Eleven years ago Laurie and I returned from Eritrea, Africa. While there, any morning we could follow our noses to a bakery. Getting fresh warm whole-wheat rolls wasn’t anything special. It was ordinary and expected. Upon returning to the States, we found that almost all the bread, fresh or in the supermarket, had one thing in common: sugar. One way or another, sweeteners were added. Often three or more kinds of sugar are put into bread. I wasn’t used to sweet bread. Doughnuts, yes. Bread, no. So, I started baking my own bread. Lately I’ve been grinding whole-wheat grains. I discovered that fresh flour improves the taste, so I’ve been trying out different grains: spelt, kamut, rye. In turn I’ve been learning more and more about the wheat I was using, and what I learned hasn’t been pretty. Cutting out sugar turned out to be half of the trouble with bread.
The other half is the problem of modern wheat. Since wheat accounts for 20% of human calories worldwide, it’s important to know what we’re eating. The USDA has not approved any GMO wheat varieties, but one cropped up this year in a wheat field in Oregon. The USDA is investigating, but it may be too late; GMO wheat is out. However, modern wheat is the product of genetic engineering (GE), a chemical process called mutagenesis, which is probably worse than genetic modification. One such variety is Clearfield wheat. It’s genetically altered by the chemical sodium azide, which is deathly poisonous if directly ingested by people. This makes Clearfield wheat resistant to the pesticide Beyond. It allows farmers to spray wheat fields with Beyond, killing the weeds but not the wheat. Wonder how much gets into the bread flour we eat? I’m tired of wondering, so I now bake with organic and old wheat varieties.
William Davis, MD, author of Wheat Belly, states that modern wheat is at the heart of many health woes including the sudden rise of wheat intolerance. After Dr. Davis’s patients eliminated all wheat and sugars from their diets, many recovered from obesity, type-2 diabetes, reflux disease and a host of other maladies, including high blood pressure and rheumatoid-like pain. Davis points out that any wheat product (yes, whole wheat too) has one of the highest of all glycemic indices as a result of how grain is grown and flour is processed. One slice of whole wheat bread is about 72 – a teaspoon of sugar is 59 to 65. He backs up his findings with hard science. (The previous two paragraphs were gleaned from an interview that appeared in Acres USA magazine, April 2013.)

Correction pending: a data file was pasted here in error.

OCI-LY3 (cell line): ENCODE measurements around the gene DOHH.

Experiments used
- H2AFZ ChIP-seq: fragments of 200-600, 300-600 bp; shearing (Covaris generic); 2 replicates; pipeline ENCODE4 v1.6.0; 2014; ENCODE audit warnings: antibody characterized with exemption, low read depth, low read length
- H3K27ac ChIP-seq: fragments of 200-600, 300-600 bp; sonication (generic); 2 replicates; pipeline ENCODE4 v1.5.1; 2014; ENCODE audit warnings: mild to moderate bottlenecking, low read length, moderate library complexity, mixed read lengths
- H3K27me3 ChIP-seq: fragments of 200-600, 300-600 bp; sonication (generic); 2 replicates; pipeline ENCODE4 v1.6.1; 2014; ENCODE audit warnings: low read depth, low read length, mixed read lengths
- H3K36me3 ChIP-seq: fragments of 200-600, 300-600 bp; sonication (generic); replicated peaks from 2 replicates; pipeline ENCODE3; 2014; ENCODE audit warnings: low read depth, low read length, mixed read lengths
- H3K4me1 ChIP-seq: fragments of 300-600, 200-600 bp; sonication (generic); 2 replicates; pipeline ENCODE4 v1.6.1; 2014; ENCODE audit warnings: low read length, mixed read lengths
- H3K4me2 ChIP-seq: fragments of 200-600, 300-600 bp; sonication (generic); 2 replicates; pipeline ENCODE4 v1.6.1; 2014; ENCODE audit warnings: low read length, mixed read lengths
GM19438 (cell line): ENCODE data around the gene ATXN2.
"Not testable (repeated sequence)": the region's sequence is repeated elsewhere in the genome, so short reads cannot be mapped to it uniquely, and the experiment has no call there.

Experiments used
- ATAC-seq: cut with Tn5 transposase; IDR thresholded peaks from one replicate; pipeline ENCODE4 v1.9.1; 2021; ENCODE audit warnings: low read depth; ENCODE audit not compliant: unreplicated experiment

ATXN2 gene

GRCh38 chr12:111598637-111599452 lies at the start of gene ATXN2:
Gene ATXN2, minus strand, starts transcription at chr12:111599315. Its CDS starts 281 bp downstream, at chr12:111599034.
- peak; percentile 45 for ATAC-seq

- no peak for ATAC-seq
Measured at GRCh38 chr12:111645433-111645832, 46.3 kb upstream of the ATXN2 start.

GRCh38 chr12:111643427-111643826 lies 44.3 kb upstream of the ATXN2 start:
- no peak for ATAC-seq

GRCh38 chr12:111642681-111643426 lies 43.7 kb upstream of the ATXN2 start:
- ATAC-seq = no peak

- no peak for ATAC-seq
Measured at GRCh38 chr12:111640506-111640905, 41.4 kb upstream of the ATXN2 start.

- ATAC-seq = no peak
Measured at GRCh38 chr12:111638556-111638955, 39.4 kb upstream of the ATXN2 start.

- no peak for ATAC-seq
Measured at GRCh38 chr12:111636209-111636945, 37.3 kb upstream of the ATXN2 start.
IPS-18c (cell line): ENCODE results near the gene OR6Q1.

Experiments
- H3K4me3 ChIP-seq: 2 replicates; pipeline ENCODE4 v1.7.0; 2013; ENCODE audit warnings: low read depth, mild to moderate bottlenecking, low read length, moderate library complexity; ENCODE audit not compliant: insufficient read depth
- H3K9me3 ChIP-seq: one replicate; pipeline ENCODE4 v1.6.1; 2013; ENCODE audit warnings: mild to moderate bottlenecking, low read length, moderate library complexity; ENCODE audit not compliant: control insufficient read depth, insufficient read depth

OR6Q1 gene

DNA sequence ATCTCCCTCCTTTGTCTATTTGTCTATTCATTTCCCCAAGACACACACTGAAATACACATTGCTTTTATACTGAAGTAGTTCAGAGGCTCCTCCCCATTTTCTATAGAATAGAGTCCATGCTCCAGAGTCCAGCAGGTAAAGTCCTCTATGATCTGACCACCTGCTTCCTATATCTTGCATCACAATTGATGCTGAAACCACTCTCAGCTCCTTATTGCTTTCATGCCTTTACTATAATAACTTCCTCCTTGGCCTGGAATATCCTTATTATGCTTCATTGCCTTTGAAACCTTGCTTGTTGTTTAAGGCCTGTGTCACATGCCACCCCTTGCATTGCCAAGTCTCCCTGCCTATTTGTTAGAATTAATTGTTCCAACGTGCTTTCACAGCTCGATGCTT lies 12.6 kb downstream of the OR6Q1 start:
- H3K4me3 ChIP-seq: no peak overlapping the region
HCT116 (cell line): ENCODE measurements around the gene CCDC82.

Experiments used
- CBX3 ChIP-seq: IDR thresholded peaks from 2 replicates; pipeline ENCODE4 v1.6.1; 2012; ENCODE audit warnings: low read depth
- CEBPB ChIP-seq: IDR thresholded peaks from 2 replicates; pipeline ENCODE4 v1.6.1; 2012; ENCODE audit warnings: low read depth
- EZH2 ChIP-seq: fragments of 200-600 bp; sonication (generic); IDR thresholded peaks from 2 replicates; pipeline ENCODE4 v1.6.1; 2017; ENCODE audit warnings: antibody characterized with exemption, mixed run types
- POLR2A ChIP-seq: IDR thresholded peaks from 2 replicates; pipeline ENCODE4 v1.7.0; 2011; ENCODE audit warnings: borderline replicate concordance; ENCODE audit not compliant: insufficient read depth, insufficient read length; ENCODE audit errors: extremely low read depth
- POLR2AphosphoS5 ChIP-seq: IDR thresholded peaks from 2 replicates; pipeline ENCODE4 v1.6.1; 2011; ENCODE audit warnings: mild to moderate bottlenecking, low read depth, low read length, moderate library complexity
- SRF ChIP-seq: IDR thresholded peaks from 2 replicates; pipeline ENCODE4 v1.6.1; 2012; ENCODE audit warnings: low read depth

Wait a minute! I just read in August’s National Geographic that sugar, in any form, is addictive and making us obese and leading us down a slippery slope into illness.
We crave sugar because, once it gets into our bloodstream, it stimulates the same pleasure centers in our brain that respond to heroin and cocaine. A little leads to wanting more and more.
Did you know that the average American eats 22.7 teaspoons of all kinds of sugar each day (that’s about 77 lbs. per year,) most of it in processed foods. Soda contains 10 teaspoons in a 12 oz drink. In candy, we consume about 25 pounds per person, per year. The results of all of this sugar: high blood pressure, up from 5% in 1900 to 33% worldwide now; in 1980, 153 million people had diabetes and presently, it’s 347 million. The main reason is all the added sugar in our diets–in fruit drinks, in bread, in potato chips, crackers, soups, you name it. Next time read the label of your favorite snack food and count the different kinds of sugar. You might be surprised.
Bread and sugar. What a blow to my health! Two of my favorite tastes. But, I have the knowledge to overrule my taste buds. What to do with these evil twins? This is what I’m doing. For wheat, I use organic wheat and some old varieties such as Kamut and Spelt. For sugar (tough one because of my sweet tooth), I avoid all processed food, sodas and commercial pastries. (I still indulge in homemade goodies.) This may eliminate about 19 teaspoons of sugar a day.
But, I wish we had more help from governmental agencies. Obesity is more than an individual problem; it’s now a societal health problem that needs both governmental and community help in finding healthy solutions. In the meantime we can eat the food now that we want in the future. In other words, be the healthy person you want to be, now.